Thursday, October 27, 2016
God Is Fed Up
Around our house, we run on a pretty tight weekday morning schedule. In order for our older two children to catch the bus, they need to leave the house at 7:00. If they are running late and don't have time to walk to catch the bus, we can drive them to catch the bus, but, even then, we have to leave by 7:10. If everything falls apart and they miss the bus completely, we have to leave by 7:20 or else we struggle get them both to school on time. Because of that, we wake up at 6:15 and try to make every second count.
Why is it, then, that my third-grader and first-grader, who have been doing this for at least three years now, cannot figure out that going upstairs and playing instead of brushing their teeth makes us furious? Why haven't they learned that, if they don't want their parents to be enraged, they should stay on task? Why do they think that simply apologizing when they've screwed it up will get them out of trouble?
The prophet Isaiah asks those sorts of questions in Sunday's Track One lesson (Isaiah 1:10-18). "What to me is the multitude of your sacrifices? says the Lord; I have had enough of burnt offerings of rams and the fat of fed beasts; I do not delight in the blood of bulls, or of lambs, or of goats.When you come to appear before me, who asked this from your hand? Trample my courts no more; ringing offerings is futile; incense is an abomination to me." This lengthy passage about the futility of temple sacrifice is God's way of saying, "I'm fed up with your empty apologies. Why don't you try to get it right in the first place?"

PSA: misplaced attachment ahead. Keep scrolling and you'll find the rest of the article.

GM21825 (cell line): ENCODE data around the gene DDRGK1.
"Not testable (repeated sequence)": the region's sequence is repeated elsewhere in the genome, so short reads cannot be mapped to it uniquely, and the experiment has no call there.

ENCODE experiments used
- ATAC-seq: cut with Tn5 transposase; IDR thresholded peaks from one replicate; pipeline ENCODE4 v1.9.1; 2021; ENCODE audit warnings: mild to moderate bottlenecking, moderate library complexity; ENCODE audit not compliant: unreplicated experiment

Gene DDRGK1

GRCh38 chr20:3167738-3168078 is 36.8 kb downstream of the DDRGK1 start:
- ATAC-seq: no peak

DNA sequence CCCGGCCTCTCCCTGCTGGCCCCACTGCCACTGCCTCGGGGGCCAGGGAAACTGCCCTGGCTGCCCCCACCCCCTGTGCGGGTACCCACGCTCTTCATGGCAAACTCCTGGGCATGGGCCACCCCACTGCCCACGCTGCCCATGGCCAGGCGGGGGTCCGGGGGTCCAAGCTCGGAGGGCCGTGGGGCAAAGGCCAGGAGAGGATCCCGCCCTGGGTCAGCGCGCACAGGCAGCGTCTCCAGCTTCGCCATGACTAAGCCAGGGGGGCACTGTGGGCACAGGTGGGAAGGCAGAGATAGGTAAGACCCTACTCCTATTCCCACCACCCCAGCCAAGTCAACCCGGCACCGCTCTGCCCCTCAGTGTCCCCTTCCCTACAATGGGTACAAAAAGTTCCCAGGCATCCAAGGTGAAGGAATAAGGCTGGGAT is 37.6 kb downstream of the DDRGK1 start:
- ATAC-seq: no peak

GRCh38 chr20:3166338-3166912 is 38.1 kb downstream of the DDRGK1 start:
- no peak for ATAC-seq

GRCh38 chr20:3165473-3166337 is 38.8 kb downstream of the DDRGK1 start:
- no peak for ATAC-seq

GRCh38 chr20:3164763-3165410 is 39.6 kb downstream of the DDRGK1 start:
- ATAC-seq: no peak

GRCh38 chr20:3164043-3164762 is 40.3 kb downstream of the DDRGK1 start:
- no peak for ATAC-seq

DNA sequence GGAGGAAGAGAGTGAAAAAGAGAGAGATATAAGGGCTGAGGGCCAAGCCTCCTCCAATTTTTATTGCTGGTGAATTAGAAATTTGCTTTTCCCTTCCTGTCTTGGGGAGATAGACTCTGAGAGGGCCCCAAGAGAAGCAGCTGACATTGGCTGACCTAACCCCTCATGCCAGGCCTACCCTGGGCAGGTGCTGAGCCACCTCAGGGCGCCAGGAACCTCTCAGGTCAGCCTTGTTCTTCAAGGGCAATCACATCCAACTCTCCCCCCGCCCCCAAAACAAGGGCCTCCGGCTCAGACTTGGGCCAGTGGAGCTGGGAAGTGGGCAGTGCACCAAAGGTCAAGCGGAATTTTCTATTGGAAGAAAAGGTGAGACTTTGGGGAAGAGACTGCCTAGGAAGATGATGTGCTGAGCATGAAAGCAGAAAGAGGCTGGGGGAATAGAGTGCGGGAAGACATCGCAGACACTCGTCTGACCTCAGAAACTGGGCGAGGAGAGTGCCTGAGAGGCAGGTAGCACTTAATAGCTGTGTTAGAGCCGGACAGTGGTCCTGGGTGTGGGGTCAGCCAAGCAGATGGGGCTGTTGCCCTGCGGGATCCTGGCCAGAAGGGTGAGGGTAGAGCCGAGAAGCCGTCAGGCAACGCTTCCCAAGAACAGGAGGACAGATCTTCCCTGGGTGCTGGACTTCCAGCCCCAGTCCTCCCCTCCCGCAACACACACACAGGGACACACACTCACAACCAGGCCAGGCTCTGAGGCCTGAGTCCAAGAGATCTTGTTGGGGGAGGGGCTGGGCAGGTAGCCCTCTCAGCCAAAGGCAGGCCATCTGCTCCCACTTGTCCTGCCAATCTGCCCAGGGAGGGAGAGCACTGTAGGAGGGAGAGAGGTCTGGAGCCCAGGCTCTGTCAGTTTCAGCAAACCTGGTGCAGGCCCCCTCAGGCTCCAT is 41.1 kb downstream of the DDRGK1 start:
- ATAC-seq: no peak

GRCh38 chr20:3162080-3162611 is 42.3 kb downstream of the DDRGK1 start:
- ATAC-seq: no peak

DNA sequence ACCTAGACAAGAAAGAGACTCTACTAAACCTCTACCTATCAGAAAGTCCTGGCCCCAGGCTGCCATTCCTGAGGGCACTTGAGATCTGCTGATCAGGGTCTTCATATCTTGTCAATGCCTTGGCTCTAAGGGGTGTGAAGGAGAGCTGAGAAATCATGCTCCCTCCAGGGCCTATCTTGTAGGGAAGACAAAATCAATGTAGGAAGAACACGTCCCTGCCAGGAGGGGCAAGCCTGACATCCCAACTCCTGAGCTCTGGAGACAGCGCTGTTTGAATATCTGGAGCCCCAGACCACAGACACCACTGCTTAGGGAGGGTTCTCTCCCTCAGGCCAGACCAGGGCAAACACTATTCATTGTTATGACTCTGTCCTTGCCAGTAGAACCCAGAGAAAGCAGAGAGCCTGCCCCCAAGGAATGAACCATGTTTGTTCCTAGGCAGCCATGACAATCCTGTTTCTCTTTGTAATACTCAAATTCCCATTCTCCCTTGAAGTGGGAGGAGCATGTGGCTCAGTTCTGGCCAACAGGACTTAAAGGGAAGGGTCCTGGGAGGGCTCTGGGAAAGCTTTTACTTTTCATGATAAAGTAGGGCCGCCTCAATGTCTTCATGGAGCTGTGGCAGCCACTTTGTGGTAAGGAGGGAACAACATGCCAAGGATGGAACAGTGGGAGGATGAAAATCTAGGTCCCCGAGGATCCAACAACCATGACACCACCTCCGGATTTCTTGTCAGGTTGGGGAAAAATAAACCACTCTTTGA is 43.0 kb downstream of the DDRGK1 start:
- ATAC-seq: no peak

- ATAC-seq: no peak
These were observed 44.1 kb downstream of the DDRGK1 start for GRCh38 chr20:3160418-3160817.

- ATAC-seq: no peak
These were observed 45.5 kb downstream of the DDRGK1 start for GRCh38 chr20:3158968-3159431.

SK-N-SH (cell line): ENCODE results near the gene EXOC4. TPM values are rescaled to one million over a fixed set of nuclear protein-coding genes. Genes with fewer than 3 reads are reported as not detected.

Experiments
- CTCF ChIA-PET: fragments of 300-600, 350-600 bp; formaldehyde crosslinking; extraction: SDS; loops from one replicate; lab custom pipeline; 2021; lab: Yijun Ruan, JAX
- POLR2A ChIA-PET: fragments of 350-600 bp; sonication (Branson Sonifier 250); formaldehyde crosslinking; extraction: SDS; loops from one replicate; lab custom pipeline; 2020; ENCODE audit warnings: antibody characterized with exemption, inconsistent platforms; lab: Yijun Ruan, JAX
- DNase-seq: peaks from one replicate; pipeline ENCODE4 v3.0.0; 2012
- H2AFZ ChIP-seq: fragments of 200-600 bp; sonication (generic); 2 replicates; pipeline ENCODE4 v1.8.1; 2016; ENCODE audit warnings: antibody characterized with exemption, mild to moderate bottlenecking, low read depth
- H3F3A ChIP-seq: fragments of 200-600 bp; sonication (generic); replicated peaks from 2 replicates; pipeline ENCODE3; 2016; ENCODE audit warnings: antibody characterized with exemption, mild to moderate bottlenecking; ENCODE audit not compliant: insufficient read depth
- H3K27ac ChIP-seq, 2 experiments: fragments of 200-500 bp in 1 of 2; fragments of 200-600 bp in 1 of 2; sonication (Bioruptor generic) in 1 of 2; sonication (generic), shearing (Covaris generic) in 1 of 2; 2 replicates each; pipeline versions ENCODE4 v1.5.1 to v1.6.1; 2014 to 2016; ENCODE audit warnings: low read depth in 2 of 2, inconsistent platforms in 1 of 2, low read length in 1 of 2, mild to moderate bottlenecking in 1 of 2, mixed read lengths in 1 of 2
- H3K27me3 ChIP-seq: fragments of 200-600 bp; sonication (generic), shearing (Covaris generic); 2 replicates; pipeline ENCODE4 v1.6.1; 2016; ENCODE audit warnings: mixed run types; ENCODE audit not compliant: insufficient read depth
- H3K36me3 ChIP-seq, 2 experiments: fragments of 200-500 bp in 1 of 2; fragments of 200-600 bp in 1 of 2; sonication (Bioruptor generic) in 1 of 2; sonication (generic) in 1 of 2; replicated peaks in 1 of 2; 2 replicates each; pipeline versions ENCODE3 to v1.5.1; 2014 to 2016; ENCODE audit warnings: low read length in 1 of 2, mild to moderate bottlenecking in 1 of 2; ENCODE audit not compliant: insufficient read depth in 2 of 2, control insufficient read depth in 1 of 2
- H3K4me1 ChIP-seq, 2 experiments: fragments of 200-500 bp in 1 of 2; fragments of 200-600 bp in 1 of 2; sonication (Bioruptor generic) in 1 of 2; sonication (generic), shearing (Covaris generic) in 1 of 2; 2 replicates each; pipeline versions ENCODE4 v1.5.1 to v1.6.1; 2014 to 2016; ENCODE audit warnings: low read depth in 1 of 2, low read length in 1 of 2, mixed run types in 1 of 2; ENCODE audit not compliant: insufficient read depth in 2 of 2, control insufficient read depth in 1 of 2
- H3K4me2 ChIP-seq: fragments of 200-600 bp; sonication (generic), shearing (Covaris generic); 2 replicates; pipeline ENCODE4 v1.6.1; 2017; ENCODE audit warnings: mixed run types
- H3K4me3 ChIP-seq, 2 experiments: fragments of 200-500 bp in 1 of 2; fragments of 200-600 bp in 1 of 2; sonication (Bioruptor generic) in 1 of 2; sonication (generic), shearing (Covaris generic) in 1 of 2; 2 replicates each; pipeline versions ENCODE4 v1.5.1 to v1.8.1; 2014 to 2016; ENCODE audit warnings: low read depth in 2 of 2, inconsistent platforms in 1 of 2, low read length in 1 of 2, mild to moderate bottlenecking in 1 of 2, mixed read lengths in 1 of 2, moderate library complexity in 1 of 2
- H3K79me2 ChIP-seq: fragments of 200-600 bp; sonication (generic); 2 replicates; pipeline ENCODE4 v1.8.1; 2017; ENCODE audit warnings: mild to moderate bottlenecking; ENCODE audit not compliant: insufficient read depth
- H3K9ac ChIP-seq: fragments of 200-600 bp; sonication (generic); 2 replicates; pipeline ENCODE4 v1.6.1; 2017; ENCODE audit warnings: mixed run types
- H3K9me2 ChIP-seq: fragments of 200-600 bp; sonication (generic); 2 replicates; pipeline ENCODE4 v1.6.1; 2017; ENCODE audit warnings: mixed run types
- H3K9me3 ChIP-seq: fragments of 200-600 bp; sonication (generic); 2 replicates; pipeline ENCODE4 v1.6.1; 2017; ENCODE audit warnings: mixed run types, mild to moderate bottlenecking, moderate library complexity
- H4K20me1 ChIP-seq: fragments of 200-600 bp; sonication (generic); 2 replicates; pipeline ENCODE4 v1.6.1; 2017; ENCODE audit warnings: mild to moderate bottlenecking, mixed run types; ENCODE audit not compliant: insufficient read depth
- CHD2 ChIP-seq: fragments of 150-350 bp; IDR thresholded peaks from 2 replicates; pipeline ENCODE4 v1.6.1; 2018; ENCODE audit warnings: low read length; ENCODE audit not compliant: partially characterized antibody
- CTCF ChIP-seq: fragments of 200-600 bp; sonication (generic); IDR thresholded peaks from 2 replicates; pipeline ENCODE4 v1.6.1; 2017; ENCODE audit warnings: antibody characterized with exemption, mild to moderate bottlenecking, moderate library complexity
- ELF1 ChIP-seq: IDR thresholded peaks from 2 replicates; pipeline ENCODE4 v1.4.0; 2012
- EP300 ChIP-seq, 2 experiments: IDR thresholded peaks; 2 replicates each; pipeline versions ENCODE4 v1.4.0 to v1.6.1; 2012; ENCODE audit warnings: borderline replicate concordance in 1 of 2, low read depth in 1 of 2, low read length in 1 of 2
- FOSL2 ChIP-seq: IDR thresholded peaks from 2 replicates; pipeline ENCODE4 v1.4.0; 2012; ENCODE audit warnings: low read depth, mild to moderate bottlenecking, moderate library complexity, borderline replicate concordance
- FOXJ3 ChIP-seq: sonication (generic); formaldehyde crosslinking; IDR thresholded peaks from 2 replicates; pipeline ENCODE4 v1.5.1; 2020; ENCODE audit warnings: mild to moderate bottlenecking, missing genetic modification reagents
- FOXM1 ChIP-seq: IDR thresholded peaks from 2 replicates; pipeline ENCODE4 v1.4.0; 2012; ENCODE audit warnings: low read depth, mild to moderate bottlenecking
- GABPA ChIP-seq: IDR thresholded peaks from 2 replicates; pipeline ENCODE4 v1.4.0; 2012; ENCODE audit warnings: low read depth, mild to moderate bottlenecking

What does God have in mind? That comes near the end of the passage. "Wash yourselves; make yourselves clean; remove the evil of your doings from before my eyes; cease to do evil, learn to do good; seek justice, rescue the oppressed, defend the orphan, plead for the widow." In other words, do right in the first place. Don't rely on the mechanics of our religion--the cult of confession and forgiveness--to save you. Remember what this is all about in the first place: righteousness.
I wonder what God would say about the dominant religious voice in America today? Does contemporary Christianity care more about the mechanics of religion--church attendance, budgets, controversy, and property--or the needs of the poor? Do we spend more time figuring out how to pay bills or how to break the cycle of poverty. Are we pleading for a candidate who will make sure that our voice is heard or one who will make sure that the voices of the oppressed, the orphan, and the widow are heard?
As Isaiah reminds us, this is not an exclusively Christian phenomenon or a modern one. Caring more about ourselves and our way of worshipping than God's mission of peace, justice, and wholeness for all has always plagued us. When will we listen? Maybe a better question is when will today's religious leaders take up the prophet's voice? When will preachers like me not only talk or blog about justice and righteousness but change our focus accordingly? How much of my time is spent maintaining a religion--sermons, budgets, bible studies, staff meetings, stewardship drives, capital campaigns--and how much is spent doing justice--demonstrating, calling representatives, holding rallies, meeting with the poor, tackling racism, combatting violence? I'm not preaching on Isaiah this week, but I'll be listening carefully this Sunday and praying that the prophet's words grab hold of my heart and the hearts of others.